For example, the email service uses a protocol known as SMTP (Simple Mail Transfer Protocol) to transfer email messages from one computer to another. Other protocols, such as POP and IMAP, are used to fetch messages from an email account so that the recipient can read them. A person who uses email, however, doesn't need to understand or even know about these protocols. Instead, they are used behind the scenes by computer programs to send and receive email messages. These programs provide the user with an easy-to-use user interface to the underlying network protocols.
The World-Wide Web is perhaps the most exciting of network services. The World-Wide Web allows you to request pages of information that are stored on computers all over the Internet. A Web page can contain links to other pages on the same computer from which it was obtained or to other computers anywhere in the world. A computer that stores such pages of information is called a web server. The user interface to the Web is the type of program known as a web browser. Common web browsers include Microsoft Edge, Internet Explorer, Firefox, Chrome, and Safari. You use a Web browser to request a page of information. The browser sends a request for that page to the computer on which the page is stored, and when a response is received from that computer, the web browser displays it to you in a neatly formatted form. A web browser is just a user interface to the Web. Behind the scenes, the web browser uses a protocol called HTTP (HyperText Transfer Protocol) to send each page request and to receive the response from the web server.
Now just what, you might be thinking, does all this have to do with Java? In fact, Java is intimately associated with the Internet and the World-Wide Web. When Java was first introduced, one of its big attractions was the ability to write applets. An applet is a small program that is transmitted over the Internet and that runs on a web page. Applets made it possible for a web page to perform complex tasks and have complex interactions with the user. Alas, applets have suffered from a variety of problems, and they have fallen out of use. There are now other options for running programs on Web pages.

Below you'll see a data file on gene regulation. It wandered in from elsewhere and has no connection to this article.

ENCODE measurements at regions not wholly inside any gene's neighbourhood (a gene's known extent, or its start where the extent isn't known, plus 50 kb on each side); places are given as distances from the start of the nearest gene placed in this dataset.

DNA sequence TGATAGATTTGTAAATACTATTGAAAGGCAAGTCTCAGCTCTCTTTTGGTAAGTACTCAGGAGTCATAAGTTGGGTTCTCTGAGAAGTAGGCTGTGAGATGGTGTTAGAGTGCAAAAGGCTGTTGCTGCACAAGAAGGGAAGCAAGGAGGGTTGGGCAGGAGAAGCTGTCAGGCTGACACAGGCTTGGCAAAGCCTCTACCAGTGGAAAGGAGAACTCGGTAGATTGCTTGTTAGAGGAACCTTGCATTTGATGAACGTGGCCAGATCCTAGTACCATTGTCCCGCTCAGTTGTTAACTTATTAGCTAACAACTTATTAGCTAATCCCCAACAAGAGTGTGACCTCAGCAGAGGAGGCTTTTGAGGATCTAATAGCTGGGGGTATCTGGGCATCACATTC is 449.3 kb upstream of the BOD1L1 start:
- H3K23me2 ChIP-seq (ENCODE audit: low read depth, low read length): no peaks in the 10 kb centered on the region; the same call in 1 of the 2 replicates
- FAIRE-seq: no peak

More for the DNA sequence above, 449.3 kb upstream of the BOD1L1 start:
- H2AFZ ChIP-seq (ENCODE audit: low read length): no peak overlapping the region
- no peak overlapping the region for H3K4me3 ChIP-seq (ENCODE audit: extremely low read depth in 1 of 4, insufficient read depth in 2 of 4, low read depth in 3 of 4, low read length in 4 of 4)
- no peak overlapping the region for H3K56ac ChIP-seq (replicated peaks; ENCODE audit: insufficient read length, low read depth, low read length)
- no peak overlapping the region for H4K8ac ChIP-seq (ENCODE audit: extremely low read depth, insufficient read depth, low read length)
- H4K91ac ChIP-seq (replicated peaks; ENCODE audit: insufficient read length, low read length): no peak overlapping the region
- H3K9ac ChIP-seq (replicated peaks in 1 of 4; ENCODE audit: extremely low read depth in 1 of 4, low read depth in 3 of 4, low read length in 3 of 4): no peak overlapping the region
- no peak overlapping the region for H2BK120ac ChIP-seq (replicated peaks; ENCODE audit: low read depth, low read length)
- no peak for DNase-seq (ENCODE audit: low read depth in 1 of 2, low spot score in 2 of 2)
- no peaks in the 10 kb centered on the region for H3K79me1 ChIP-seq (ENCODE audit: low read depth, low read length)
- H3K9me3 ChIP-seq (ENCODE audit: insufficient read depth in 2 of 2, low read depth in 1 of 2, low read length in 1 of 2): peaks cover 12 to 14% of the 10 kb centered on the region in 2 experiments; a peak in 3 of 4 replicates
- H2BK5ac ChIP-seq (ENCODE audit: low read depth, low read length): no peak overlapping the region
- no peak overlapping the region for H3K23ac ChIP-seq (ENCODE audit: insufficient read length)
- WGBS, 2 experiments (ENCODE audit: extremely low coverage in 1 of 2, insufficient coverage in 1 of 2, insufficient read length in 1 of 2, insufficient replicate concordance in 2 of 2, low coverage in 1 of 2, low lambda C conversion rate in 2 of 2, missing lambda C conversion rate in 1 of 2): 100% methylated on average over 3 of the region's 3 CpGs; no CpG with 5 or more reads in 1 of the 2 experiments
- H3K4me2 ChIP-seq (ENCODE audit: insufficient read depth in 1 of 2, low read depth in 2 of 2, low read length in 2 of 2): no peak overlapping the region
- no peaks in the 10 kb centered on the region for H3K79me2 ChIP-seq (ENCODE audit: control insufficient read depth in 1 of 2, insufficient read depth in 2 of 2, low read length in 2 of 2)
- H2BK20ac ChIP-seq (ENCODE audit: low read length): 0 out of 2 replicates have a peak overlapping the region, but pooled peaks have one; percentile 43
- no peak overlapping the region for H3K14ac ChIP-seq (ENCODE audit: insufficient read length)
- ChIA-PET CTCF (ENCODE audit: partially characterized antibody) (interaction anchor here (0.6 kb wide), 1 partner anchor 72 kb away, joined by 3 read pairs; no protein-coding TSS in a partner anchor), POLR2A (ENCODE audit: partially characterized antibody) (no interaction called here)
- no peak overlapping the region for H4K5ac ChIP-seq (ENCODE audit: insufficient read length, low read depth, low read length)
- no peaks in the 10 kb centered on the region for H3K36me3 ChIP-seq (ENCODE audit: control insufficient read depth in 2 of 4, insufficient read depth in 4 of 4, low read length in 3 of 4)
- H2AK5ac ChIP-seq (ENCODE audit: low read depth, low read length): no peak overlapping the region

But applets were only one aspect of Java's relationship with the Internet. Java can be used to write complex, stand-alone applications that do not depend on a Web browser. Many of these programs are network-related. For example many of the largest and most complex web sites use web server software that is written in Java. Java includes excellent support for network protocols, and its platform independence makes it possible to write network programs that work on many different types of computer. You will learn about Java's network support in Chapter 11.
Its support for networking is not Java's only advantage. But many good programming languages have been invented only to be soon forgotten. Java has had the good luck to ride on the coattails of the Internet's immense and increasing popularity.
As Java has matured, its applications have reached far beyond the Net. The standard version of Java already comes with support for many technologies, such as cryptography, data compression, sound processing, and three-dimensional graphics. And programmers have written Java libraries to provide additional capabilities. Complex, high-performance systems can be developed in Java. For example, Hadoop, a system for large scale data processing, is written in Java. Hadoop is used by Yahoo, Facebook, and other Web sites to process the huge amounts of data generated by their users.
Furthermore, Java is not restricted to use on traditional computers. Java can be used to write programs for many smartphones (though not for the iPhone). It is the primary development language for Android-based devices. (Android uses Google's own version of Java and does not use the same graphical user interface components as standard Java.) Java is also the programming language for the Amazon Kindle eBook reader and for interactive features on Blu-Ray video disks.